3) For The Shinigami – The Amoral Gods of Death Note – A Western Remake Will Be A Sort Of Homecoming.

Death Note deals with Shinigami: invisible godlike spirits who know when each human being is fated to die. Shinigami are actual beings from Japanese folklore and the characters of Death Note seem to either take their existence for granted or come to terms with it very quickly. For a newcomer to Japanese mythology, the easiest way to think of Shinigami might be as a more approachable version of the Grim Reaper. But in a shocking twist, that might be exactly what they are! It is believed that the appearance and role of Shinigami was liberally influenced by the image and idea of the Grim Reaper that Christian Westerners brought with them to Japan. When viewed through this lens, the monsters of Death Note become truly disturbing: an ideal of the end of life that has subtly spread across the entire world before anyone knew it.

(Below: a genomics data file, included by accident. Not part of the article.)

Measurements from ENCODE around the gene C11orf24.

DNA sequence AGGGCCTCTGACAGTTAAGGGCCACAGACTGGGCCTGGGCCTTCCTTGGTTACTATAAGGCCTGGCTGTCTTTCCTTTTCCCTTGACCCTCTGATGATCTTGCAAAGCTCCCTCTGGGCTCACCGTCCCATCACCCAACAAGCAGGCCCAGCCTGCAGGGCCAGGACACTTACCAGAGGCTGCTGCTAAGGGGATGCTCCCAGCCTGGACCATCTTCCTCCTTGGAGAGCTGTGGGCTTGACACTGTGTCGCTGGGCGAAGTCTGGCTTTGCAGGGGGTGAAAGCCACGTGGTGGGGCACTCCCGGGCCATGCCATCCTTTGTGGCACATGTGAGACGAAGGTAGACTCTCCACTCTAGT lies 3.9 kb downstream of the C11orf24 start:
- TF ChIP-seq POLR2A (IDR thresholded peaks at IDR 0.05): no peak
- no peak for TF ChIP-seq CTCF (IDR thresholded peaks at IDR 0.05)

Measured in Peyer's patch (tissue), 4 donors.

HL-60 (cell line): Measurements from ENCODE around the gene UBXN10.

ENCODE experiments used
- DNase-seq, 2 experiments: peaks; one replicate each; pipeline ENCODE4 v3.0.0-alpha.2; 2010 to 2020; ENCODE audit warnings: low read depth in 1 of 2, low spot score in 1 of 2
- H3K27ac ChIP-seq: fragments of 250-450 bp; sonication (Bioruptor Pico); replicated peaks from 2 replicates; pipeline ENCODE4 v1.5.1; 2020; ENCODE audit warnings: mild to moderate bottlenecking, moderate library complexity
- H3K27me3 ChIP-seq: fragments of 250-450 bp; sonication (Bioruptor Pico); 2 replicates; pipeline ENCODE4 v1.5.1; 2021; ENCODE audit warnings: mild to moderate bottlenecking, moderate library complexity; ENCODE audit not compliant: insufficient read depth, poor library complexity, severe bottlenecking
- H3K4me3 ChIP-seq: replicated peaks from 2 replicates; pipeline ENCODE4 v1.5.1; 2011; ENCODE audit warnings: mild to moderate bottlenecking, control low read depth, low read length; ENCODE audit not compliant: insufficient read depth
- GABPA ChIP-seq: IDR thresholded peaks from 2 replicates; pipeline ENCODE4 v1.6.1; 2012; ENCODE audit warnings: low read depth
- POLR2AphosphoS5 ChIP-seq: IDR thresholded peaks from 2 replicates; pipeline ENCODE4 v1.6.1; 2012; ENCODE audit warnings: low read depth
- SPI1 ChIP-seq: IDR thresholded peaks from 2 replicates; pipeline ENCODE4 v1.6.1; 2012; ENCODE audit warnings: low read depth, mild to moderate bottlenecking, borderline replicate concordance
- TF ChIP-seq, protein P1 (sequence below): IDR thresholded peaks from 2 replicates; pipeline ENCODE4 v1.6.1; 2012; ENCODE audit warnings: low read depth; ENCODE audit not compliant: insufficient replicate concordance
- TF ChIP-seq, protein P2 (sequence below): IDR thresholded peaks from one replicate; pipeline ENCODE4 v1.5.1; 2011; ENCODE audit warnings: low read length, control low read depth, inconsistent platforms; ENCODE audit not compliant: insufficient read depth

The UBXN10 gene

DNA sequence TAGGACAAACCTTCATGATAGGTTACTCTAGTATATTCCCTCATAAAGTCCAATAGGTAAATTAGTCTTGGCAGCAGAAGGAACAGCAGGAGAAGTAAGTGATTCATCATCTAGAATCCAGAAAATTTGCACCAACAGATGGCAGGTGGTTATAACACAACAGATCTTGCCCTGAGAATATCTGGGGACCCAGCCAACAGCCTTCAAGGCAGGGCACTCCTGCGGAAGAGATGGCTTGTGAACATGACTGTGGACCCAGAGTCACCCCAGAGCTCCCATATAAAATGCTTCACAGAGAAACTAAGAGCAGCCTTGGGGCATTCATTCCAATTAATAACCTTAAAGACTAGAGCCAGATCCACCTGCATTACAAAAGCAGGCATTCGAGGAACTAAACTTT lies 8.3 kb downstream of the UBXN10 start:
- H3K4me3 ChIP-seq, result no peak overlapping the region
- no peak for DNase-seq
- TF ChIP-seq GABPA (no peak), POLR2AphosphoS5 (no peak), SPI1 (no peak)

4) Death Note Is Fiction.

Seems painfully obvious, right? Unfortunately, the idea of being able to obliterate one’s enemies with the stroke of a pen appeals to a minuscule number of troubled people, and there have been several cases of individuals using mock “Death Notes” to vent their frustrations in writing. These have mostly been the writings of troubled and bullied children and teenagers, and were taken seriously when discovered. One tragic case, however, involved a Belgian man’s death, with his murderers leaving the words “I am Kira” scrawled on a note at the crime scene. This appears to have been a spontaneous flourish left by the killers after the fact, however, and their interest in the series did not inspire the actual crime itself.